PHILADELPHIA - With its new parent company eager to expand in the health-care packaging field, IP Jaycare will triple its manufacturing space in a move to Saddle-brook, N.J., now under way. IP's move to a 100,000-square-foot former Clairol Products Inc. building in Saddlebrook from its current 70,000-square-foot location in Paterson, N.J., is the latest development for the 25-year-old injection blow molder of over-the-counter drug containers. The company was purchased in July by British carton and plastic manufacturing giant John Waddington plc for a reported $30.7 million. At that time, the company's name changed from IP Container Corp.
``It's a 20-minute commute. We won't be losing people,'' said Doug Ellis, IP Jaycare vice president of sales and marketing.``Waddington has committed capital for 1996 of 25 percent of IP Jaycare's total sales.''
The company made its an-nouncement at EastPack, held March 19-21 in Philadelphia.
IP Jaycare now employs 200 and may hire more as conditions permit, Ellis said, adding, ``We will be taking advantage of the efficiencies of the greater space.''
Also, the facility will allow IP Jaycare to consolidate what Ellis called its ``disjointed'' warehousing. Additional pluses of the new facility are high ceilings, allowing greater inventory, he said.
Started in 1971, the company since has specialized in rigid plastic containers made on its ``modular mold'' system, which allows injection blow molding of 24 molds on one frame - each capable of producing a different size, shape or weight container - simultaneously.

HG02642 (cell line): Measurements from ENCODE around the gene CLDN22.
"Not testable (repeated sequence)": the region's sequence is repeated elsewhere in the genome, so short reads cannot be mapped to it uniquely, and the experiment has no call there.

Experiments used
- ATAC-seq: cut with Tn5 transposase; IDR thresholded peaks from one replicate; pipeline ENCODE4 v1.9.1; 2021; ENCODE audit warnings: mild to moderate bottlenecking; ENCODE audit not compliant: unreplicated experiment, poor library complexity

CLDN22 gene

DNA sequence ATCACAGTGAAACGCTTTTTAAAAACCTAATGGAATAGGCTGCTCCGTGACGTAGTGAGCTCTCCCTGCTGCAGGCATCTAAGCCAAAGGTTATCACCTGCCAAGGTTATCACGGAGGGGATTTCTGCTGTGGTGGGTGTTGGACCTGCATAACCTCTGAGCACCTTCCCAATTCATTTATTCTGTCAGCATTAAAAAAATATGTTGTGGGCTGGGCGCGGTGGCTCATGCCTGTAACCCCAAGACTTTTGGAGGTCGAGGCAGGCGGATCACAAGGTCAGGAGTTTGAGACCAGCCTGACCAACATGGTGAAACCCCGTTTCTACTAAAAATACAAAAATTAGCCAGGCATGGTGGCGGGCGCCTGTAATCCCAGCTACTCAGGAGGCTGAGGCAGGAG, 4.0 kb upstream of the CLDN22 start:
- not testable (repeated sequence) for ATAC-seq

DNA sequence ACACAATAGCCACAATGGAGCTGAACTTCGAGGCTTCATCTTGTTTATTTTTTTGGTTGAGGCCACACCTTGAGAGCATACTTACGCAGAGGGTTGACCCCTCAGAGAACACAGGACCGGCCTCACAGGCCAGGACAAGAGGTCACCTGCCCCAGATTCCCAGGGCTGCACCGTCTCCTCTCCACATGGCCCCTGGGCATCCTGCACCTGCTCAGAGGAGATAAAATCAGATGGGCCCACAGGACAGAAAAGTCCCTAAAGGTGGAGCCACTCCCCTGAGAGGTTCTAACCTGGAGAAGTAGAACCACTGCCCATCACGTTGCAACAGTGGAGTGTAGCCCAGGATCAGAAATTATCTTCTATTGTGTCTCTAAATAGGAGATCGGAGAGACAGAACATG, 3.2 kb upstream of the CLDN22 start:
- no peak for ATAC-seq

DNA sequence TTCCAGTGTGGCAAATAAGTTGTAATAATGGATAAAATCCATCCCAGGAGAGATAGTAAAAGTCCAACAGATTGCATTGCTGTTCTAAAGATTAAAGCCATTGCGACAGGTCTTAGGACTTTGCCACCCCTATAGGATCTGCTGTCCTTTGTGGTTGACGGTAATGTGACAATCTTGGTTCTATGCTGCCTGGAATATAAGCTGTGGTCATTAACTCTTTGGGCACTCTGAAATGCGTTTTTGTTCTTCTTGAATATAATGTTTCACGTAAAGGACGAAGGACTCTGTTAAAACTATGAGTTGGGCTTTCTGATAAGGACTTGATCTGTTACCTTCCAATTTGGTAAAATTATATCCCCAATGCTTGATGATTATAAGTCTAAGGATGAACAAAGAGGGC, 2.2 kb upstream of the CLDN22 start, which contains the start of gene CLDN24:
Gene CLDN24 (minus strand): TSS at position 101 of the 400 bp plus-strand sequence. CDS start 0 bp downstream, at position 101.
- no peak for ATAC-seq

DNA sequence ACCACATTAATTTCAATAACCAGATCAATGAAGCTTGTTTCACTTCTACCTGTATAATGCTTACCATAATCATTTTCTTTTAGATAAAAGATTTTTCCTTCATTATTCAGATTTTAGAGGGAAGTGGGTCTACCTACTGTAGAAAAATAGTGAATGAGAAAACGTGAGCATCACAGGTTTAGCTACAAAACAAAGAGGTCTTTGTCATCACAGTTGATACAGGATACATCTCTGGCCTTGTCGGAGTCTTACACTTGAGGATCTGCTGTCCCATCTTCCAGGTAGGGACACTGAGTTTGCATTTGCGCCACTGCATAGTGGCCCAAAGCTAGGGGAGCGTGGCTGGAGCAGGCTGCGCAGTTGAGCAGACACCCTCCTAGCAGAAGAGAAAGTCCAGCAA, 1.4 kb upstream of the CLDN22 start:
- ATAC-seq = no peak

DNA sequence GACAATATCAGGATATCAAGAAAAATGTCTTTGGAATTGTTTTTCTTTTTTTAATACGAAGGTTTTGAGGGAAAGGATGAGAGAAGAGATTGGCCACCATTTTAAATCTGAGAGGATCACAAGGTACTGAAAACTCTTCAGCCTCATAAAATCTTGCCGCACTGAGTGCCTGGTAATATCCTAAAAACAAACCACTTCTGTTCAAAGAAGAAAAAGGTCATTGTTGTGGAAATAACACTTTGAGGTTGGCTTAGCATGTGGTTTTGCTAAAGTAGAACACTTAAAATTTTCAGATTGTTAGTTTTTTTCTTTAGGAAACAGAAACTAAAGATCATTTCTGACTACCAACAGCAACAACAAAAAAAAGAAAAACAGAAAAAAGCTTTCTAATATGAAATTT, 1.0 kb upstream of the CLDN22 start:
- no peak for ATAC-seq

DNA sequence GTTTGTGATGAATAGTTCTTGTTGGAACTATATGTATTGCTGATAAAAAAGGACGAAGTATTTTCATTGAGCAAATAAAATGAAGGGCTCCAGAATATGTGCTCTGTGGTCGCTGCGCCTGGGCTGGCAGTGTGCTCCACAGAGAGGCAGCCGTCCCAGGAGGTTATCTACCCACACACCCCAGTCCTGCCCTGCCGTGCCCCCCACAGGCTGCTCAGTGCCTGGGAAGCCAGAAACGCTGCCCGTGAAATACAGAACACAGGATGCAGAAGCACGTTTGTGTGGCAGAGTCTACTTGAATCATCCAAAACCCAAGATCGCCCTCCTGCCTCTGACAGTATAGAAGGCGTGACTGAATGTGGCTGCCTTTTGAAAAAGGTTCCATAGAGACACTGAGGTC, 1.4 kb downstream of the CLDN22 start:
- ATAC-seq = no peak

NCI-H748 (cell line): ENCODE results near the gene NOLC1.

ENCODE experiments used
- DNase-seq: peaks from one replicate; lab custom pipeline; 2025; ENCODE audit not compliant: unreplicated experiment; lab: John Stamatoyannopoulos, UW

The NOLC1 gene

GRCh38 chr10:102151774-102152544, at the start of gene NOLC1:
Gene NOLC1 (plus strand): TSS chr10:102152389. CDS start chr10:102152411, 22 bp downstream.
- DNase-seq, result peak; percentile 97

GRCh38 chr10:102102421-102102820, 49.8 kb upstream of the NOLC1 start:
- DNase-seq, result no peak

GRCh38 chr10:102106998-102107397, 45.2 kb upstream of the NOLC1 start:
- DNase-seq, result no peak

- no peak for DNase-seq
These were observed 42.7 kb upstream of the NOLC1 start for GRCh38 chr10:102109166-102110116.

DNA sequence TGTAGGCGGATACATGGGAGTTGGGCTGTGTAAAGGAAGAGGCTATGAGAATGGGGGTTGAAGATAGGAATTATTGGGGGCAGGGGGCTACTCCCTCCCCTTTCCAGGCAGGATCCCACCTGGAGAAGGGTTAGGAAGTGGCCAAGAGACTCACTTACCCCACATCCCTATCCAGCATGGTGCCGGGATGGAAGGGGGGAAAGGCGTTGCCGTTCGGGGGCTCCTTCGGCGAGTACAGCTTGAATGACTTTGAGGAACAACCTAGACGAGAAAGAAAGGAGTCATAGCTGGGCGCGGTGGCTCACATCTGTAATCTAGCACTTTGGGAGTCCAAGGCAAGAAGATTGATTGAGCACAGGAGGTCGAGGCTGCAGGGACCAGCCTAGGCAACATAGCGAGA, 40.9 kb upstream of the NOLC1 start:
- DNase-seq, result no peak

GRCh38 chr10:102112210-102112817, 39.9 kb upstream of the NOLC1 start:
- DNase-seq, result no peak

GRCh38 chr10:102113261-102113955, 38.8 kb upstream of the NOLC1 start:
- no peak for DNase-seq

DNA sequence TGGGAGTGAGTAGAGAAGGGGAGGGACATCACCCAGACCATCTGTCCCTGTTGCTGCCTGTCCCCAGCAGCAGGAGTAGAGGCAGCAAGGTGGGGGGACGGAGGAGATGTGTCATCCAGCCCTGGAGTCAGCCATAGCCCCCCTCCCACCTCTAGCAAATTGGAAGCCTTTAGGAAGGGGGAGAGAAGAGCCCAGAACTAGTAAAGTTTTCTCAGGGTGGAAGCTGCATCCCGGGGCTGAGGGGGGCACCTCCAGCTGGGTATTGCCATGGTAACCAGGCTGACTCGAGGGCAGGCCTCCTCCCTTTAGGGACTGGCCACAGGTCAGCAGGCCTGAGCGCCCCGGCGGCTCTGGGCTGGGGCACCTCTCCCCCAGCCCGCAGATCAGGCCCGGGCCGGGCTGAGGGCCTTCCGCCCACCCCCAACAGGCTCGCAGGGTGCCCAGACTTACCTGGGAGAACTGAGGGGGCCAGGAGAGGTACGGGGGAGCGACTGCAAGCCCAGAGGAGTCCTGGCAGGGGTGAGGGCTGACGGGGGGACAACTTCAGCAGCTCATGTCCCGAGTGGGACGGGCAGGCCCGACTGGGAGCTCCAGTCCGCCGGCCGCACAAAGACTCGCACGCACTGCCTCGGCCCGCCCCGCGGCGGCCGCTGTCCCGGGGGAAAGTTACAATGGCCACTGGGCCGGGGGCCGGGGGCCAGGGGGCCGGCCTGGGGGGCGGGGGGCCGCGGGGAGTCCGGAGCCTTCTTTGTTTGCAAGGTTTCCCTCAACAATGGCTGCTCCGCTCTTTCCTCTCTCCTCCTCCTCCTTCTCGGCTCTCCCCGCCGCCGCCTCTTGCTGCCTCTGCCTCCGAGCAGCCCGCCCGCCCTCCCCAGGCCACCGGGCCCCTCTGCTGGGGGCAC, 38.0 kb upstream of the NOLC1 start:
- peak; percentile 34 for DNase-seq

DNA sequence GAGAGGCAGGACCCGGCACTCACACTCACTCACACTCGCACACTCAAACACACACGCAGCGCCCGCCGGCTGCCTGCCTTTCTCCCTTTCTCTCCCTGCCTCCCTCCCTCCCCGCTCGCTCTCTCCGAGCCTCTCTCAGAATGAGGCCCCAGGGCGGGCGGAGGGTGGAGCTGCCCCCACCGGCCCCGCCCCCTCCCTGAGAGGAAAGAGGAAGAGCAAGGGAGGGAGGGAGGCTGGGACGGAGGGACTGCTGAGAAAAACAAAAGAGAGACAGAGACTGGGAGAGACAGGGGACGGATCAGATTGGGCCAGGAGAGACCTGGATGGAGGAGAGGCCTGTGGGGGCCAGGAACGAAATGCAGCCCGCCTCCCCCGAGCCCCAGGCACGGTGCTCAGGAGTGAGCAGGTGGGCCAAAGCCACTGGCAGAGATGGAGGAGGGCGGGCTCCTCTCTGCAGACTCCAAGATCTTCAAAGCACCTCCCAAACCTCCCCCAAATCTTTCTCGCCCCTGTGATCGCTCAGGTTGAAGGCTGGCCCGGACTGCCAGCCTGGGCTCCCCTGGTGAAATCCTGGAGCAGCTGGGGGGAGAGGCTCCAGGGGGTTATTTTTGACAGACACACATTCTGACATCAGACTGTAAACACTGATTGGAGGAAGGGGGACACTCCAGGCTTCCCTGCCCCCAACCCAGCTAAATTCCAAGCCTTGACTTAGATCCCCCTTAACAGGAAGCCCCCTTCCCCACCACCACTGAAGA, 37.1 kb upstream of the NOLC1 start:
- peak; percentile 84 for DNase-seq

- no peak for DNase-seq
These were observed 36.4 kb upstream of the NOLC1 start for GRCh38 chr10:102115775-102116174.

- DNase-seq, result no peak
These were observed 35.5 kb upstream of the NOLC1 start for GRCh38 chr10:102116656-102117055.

The capability allows small runs with fast turnaround and the manufacture of specialty bottles, Ellis said. For example, the company recently ran 100,000 units of a nutrition supplement bottle carrying fitness guru Richard Sim-mons' signature. From design to completion, the container was released in 12 weeks with an initial mold cost of $3,000.
Now, an increasing amount of IP Jaycare's business will be the production of tamper-evident and child-resistant packaging, in its new role as the U.S. branch of Waddington's Jaycare Group. Its other half is Jaycare Ltd. in North Shields, northwest of London. That company, also bought last year by Waddington, makes pharmaceutical packaging through injection molding and injection and extrusion blow molding.
With the addition of extrusion blow molding to the U.S. operation, IP Jaycare hopes to double its current business in three to five years - and triple it in eight, Ellis said. Extrusion blow molding also will allow the regular manufacture of bottles as large as 421/2 ounces from the 163/4-ounce size now regularly made, Ellis said. Most polyethylene resins are used in IP packaging, he said.
Ellis, a former president of Admiral Plastics in New York, came to IP from Setco Inc., a division of competitor McCormick & Co. of Anaheim, Calif., during the purchase by Waddington.
William Leeds, who co-founded IP Container, remains as president, as does Arlene Strikowsky, vice president of operations.
IP Jaycare is one of five thermoforming, injection molding and blow molding operations of the Waddington Group of Leeds, England, in the United States. To-gether, the five U.S. incorporated operations - IP; Comet Products Inc. of Chelmsford, Mass.; Comet California Cutlery Corp. of City of Industry, Calif.; Carthage Cup Co. of Longview, Texas; and Hopple Plastics Inc. of Florence, Ky. - provide Waddington with 27.5 percent of its $356.4 million in 1995 sales. Waddington sales for 1996 may top the $475 million mark, Ellis said.
Waddington's plastics manufacturing operations also include Plastona Ltd. in Leeds and Arcol Thermoplastics Ltd. in Glasgow, Scotland.
Altogether, plastic packaging is 47.2 percent of Waddington's total business; the remainder is specialty and label printing and paper and paperboard packaging.